Chong LY, Head K, Hopkins C et al. Different types of intranasal steroids for chronic rhinosinusitis. Cochrane Database Syst Rev 2016; (4): CD011993.

Chong LY, Head K, Hopkins C et al. Saline irrigation for chronic rhinosinusitis. Cochrane Database Syst Rev 2016; (4): CD011995.

Chong LY, Head K, Hopkins C et al. Intranasal steroids versus placebo or no intervention for chronic rhinosinusitis. Cochrane Database Syst Rev 2016; (4): CD011996.

Chong LY, Piromchai P, Sharp S et al. Biologics for chronic rhinosinusitis. Cochrane Database Syst Rev 2021; (3): CD013513.

Deutsche Gesellschaft für Hals-Nasen-Ohren-Heilkunde, Kopf- und Hals-Chirurgie (DGHNO-KHC), Deutsche Gesellschaft für Allgemeinmedizin und Familienmedizin (DEGAM). Rhinosinusitis (S2k-Leitlinie, in Überarbeitung). AWMF-Registernr.: 053-012. 2017.

Head K, Chong LY, Hopkins C et al. Short-course oral steroids alone for chronic rhinosinusitis. Cochrane Database Syst Rev 2016; (4): CD011991.

Head K, Chong LY, Hopkins C et al. Short-course oral steroids as an adjunct therapy for chronic rhinosinusitis. Cochrane Database Syst Rev 2016; (4): CD011992.

Head K, Chong LY, Piromchai P et al. Systemic and topical antibiotics for chronic rhinosinusitis. Cochrane Database Syst Rev 2016; (4): CD011994.

Institute fpr Quality and Efficiency in Health Care (IQWiG, Germany). Dupilumab for chronic rhinosinusitis with nasal polyposis – Benefit assessment according to § 35a SGB V. Dossier assessment; Commission A19-96. 2020.

Kanjanawasee D, Seresirikachorn K, Chitsuthipakorn W, Snidvongs K. Hypertonic Saline Versus Isotonic Saline Nasal Irrigation: Systematic Review and Meta-analysis. Am J Rhinol Allergy 2018; 32(4): 269-279.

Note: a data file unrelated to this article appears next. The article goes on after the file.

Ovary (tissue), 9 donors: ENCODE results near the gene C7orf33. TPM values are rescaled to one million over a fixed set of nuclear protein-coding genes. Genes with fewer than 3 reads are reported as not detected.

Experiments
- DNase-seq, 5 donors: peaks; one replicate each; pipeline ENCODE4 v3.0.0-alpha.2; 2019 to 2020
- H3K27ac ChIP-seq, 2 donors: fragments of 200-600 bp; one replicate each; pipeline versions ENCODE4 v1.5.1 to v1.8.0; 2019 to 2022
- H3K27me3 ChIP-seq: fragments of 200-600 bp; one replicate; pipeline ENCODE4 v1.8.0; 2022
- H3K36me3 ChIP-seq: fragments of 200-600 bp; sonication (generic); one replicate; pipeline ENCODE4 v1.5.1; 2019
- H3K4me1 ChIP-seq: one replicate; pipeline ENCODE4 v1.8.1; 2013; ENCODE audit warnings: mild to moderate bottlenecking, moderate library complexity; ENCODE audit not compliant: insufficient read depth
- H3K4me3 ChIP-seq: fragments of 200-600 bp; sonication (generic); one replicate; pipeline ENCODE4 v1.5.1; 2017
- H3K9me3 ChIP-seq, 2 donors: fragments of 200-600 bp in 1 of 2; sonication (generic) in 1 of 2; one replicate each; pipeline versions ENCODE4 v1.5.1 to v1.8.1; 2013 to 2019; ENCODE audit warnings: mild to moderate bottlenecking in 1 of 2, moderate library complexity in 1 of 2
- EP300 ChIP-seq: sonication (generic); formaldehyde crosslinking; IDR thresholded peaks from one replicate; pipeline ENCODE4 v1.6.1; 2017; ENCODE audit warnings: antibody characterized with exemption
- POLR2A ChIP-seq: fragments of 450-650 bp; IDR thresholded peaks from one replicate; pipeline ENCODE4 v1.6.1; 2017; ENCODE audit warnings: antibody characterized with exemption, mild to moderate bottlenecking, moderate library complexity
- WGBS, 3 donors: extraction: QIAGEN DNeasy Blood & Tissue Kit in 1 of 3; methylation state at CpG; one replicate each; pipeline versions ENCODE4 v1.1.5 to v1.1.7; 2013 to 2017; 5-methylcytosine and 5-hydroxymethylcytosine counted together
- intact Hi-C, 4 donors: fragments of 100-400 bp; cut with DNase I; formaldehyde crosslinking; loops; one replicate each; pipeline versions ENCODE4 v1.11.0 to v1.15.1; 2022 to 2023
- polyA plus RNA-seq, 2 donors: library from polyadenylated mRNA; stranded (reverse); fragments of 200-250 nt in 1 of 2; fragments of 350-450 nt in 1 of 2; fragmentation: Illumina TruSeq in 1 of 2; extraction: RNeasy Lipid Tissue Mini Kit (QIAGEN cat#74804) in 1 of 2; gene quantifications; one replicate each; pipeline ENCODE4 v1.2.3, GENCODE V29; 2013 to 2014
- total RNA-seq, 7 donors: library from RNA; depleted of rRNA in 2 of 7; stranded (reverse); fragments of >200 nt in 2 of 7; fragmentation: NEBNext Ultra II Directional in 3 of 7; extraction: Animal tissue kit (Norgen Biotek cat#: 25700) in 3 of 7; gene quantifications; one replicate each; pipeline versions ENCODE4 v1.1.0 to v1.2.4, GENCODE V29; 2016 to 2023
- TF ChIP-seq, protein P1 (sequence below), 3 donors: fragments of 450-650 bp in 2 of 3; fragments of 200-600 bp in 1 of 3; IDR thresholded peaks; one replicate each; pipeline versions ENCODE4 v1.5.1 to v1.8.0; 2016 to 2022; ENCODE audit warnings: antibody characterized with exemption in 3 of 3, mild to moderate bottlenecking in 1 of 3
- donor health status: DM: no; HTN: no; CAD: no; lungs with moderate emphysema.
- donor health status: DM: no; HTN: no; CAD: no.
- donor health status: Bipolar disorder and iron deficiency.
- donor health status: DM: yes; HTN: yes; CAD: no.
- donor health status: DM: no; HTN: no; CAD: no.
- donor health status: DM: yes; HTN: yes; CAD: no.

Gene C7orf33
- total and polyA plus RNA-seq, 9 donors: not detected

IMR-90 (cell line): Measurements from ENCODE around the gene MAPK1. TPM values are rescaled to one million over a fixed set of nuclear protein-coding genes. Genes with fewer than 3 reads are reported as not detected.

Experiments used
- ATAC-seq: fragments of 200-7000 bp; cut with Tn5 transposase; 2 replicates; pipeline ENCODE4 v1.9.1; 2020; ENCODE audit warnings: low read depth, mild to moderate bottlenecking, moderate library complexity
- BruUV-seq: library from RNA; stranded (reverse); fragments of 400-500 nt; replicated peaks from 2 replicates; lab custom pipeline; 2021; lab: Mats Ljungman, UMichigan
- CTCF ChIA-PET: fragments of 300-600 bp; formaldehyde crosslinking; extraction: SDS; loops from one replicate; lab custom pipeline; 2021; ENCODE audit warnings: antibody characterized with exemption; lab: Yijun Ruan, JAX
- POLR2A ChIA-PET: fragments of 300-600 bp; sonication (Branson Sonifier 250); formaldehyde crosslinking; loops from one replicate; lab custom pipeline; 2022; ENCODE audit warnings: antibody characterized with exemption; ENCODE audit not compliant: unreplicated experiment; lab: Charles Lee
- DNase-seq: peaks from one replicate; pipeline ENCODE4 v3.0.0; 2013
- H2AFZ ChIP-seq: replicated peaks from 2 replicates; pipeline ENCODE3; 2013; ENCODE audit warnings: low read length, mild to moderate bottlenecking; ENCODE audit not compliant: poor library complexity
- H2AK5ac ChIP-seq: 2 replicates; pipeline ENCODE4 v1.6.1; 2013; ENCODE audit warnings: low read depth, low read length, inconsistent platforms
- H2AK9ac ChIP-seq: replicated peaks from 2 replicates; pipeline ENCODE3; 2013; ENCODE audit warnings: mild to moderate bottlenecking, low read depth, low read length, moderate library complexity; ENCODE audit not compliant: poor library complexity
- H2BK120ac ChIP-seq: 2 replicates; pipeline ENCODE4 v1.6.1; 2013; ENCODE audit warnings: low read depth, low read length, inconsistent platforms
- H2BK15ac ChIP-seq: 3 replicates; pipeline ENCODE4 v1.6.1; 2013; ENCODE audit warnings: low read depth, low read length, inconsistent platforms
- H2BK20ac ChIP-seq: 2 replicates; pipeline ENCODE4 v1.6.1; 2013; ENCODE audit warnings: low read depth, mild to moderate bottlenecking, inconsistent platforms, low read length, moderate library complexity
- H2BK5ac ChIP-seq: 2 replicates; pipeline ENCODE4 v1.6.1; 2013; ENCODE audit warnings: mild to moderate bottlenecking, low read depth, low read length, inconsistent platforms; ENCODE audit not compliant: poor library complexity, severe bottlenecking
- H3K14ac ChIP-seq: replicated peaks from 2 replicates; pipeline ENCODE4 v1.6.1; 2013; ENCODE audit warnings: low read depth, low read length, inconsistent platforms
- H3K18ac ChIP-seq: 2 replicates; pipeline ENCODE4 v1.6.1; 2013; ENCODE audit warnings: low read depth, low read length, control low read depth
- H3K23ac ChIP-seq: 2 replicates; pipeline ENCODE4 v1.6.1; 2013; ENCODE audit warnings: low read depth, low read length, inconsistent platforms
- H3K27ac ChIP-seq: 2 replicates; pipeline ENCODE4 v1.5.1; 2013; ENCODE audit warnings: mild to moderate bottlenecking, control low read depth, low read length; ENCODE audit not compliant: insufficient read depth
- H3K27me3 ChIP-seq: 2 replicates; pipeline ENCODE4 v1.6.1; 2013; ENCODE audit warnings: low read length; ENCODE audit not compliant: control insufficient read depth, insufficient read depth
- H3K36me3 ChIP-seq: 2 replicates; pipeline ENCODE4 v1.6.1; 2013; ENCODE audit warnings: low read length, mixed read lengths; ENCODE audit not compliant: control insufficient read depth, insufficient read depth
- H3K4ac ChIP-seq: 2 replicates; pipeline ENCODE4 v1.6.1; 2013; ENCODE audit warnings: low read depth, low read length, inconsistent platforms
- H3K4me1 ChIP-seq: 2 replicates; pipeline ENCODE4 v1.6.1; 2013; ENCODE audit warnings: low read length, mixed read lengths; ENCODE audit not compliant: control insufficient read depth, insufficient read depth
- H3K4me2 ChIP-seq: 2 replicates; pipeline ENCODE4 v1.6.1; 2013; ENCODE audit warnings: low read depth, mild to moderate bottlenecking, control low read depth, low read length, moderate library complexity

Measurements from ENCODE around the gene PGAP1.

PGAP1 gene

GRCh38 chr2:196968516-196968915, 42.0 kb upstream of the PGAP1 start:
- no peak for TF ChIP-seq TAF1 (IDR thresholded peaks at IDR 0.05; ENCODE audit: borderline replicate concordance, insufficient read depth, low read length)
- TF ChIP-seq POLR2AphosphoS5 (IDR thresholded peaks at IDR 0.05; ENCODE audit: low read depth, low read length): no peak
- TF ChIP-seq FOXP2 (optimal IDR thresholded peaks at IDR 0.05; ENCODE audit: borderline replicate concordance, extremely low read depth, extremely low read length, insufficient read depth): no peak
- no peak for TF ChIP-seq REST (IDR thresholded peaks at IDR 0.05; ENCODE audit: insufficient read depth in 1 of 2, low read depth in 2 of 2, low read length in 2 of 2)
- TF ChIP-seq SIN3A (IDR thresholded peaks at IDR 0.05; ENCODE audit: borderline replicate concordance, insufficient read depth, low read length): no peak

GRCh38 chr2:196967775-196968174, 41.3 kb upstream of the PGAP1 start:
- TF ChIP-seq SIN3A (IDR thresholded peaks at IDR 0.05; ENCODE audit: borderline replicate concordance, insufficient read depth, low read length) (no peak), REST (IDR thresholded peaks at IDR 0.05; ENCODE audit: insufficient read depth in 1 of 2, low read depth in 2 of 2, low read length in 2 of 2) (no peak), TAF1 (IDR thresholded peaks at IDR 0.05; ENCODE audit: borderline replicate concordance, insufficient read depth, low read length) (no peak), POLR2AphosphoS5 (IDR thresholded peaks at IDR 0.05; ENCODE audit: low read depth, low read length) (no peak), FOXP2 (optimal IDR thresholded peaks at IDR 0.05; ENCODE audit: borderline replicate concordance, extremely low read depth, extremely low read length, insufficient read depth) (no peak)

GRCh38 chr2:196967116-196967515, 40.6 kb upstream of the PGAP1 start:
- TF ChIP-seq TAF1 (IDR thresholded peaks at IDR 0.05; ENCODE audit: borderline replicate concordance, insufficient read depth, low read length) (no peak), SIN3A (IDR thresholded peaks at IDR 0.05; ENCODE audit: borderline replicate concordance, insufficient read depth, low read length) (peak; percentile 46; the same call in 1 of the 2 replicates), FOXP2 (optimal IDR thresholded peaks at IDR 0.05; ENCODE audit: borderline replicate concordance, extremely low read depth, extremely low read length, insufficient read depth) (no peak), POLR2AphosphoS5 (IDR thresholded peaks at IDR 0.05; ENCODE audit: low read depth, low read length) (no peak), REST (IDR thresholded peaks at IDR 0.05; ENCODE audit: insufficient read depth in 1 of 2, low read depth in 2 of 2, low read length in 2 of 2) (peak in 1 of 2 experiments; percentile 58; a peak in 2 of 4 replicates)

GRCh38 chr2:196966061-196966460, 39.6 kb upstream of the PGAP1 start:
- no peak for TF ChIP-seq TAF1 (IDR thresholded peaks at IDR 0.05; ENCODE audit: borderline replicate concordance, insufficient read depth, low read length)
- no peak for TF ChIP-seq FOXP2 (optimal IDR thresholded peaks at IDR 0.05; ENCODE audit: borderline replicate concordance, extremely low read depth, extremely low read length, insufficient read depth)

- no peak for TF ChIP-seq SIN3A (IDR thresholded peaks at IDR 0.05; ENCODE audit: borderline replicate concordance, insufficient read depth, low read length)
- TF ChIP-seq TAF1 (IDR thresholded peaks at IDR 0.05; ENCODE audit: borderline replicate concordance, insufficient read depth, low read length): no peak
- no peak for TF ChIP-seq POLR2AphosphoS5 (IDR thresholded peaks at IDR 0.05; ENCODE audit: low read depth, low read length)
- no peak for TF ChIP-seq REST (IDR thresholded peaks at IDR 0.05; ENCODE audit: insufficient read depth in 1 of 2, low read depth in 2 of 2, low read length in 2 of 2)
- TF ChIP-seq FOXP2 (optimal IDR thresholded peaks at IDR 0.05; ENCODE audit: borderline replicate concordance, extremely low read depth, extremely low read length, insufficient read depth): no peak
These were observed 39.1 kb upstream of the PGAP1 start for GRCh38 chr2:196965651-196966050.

Lasso A, Masoudian P, Quinn JG et al. Long-term low-dose macrolides for chronic rhinosinusitis in adults – a systematic review of the literature. Clin Otolaryngol 2017; 42(3): 637-650.

Liu L, Pan M, Li Y et al. Efficacy of nasal irrigation with hypertonic saline on chronic rhinosinusitis: systematic review and meta-analysis. Braz J Otorhinolaryngol 2020; 86(5): 639-646.

Rimmer J, Fokkens W, Chong LY, Hopkins C. Surgical versus medical interventions for chronic rhinosinusitis with nasal polyps. Cochrane Database Syst Rev 2014; (12): CD006991.

Zhang Y, Wang C, Huang Y et al. Efficacy of Short-Term Systemic Corticosteroid Therapy in Chronic Rhinosinusitis With Nasal Polyps: A Meta-Analysis of Randomized Controlled Trials and Systematic Review. Am J Rhinol Allergy 2019; 33(5): 567-576.

IQWiG health information is written with the aim of helping people understand the advantages and disadvantages of the main treatment options and health care services.

Because IQWiG is a German institute, some of the information provided here is specific to the German health care system. The suitability of any of the described options in an individual case can be determined by talking to a doctor. can provide support for talks with doctors and other medical professionals, but cannot replace them. We do not offer individual consultations.

Our information is based on the results of good-quality studies. It is written by a team of health care professionals, scientists and editors, and reviewed by external experts. You can find a detailed description of how our health information is produced and updated in our methods.

Comment on this page

What would you like to share with us?

We welcome any feedback and ideas - either via our form or by We will review, but not publish, your ratings and comments. Your information will of course be treated confidentially. Fields marked with an asterisk (*) are required fields.

Please note that we do not provide individual advice on matters of health. You can read about where to find help and support in Germany in our information “How can I find self-help groups and information centers?

Über diese Seite

Updated on April 17, 2024

Next planned update: 2027


Institute for Quality and Efficiency in Health Care (IQWiG, Germany)

How we keep you informed

Follow us on Twitter or subscribe to our newsletter or newsfeed. You can find all of our films online on YouTube.